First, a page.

The Race to Save the Lord God Bird

The Race to Save the Lord God Bird

Book - 2004 | 1st ed
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Tells the story of the ivory-billed woodpecker's extinction in the United States, describing the encounters between this species and humans, and discussing what these encounters have taught us about preserving endangered creatures. For thousands of years, the majestic Ivorybilled Woodpecker reigned over the dark emerald forests that once carpeted the bottomlands of America's broad southern rivers, as well as the red, rugged mountains of eastern Cuba, where it was called Carpintero real. A phantom bird, always more easily heard than seen, it had a giant, ivory-colored bill prized by Indians and whites alike. But even in the early 1800s, when John James Audubon captured the Ivory-bill's likeness in his ground-breaking book The Birds of America, this species was beginning to disappear. A century later, it was presumed extinct. What happened? The Ivory-bill's story sweeps through two hundred years of history, introducing artists, specimen collectors, lumber barons, plume hunters, and finally -- in Cornell's Arthur A. Allen and his young ornithology student James Tanner -- pioneering biologists who sought to uncover the mystery of birds by studying them alive in their habitats. Their quest to save the Ivory-bill was to culminate in one of the first great conservation showdowns. With lively prose, illuminating images, and meticulous research, Hoose explores the tragedy of extinction. He probes our evolving attitudes toward understanding species and protecting habitat, prompting Publitzer Prize-winning Harvard biologist E. O. Wilson to say: "This is a marvelous book for young and old alike ... a tribute to a legendary animal and the nobility in the human spirit."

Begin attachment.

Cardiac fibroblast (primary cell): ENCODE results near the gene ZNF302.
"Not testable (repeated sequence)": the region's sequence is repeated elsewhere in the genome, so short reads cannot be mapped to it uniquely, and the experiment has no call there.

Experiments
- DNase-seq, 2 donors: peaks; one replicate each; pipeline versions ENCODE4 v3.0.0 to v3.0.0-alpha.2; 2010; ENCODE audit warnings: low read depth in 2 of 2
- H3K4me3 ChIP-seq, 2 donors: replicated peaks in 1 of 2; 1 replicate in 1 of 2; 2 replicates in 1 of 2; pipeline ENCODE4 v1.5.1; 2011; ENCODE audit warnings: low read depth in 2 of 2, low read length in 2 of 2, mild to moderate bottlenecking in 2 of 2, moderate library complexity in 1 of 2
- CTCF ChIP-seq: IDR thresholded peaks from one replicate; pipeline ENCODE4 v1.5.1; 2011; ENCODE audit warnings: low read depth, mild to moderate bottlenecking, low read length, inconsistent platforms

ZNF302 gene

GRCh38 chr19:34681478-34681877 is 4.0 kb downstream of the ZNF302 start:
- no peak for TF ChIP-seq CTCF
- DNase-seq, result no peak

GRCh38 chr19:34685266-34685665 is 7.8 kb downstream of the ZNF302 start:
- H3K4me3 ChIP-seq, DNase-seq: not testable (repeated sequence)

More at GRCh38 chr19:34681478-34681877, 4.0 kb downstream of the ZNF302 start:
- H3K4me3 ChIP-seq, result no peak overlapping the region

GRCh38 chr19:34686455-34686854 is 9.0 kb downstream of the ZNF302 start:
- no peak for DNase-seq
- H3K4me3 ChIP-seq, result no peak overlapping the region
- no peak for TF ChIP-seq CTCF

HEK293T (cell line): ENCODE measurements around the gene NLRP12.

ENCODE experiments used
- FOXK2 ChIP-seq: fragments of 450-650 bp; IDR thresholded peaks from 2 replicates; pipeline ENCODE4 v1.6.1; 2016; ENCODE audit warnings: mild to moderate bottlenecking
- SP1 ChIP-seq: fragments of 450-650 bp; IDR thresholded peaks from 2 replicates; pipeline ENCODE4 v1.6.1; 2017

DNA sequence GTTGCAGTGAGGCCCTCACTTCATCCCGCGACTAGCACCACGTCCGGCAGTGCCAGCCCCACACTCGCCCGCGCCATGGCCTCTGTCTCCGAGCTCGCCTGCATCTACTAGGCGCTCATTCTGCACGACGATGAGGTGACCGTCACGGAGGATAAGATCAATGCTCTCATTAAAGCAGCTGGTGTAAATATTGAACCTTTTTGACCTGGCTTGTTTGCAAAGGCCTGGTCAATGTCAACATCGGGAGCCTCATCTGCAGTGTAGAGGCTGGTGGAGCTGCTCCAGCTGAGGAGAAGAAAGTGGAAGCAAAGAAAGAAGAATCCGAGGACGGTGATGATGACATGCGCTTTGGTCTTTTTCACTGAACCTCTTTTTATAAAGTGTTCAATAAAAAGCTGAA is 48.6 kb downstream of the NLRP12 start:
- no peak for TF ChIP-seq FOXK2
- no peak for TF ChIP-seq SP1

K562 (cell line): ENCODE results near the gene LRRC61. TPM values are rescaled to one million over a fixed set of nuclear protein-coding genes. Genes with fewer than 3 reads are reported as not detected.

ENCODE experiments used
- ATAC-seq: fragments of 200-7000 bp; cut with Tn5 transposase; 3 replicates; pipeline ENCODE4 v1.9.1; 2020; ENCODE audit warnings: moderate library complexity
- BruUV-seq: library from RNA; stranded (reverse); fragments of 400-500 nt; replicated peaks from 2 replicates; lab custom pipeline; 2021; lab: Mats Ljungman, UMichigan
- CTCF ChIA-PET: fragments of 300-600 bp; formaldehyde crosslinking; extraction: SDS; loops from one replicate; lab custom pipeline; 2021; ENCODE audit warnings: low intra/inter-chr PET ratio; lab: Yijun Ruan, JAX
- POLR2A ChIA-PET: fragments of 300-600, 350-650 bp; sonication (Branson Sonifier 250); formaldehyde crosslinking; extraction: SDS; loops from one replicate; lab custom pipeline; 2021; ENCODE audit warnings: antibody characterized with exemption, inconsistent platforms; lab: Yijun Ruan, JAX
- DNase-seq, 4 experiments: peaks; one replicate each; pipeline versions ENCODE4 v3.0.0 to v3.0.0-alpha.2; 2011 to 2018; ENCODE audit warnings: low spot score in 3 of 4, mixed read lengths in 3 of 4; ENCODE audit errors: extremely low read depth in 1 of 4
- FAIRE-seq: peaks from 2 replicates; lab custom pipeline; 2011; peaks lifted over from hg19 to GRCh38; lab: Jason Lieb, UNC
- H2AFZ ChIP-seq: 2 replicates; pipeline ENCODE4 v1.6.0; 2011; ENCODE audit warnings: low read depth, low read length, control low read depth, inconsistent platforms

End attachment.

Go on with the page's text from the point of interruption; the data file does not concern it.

Publisher: New York : Farrar, Straus and Giroux, 2004
Edition: 1st ed
ISBN: 9780374361730
Branch Call Number: 598.72 HOOSE
Characteristics: 196 p. : ill., maps ; 25 cm


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The Ivory-Billed Woodpecker, now extinct, was so incredible that someone catching sight of it might exclaim, “Lord God, what a bird!” Hoose traces its history through those who observed it, who hunted it, and who studied it, as it became the object of one of the first great conservation efforts.

JCLMeganB Oct 04, 2013

Hoose's narrative non-fiction account of the extinction of the Ivory-Billed Woodpecker and it role in the preservation movement in the United States is as astonishing as it is moving. Appealing to adults as well as younger readers.


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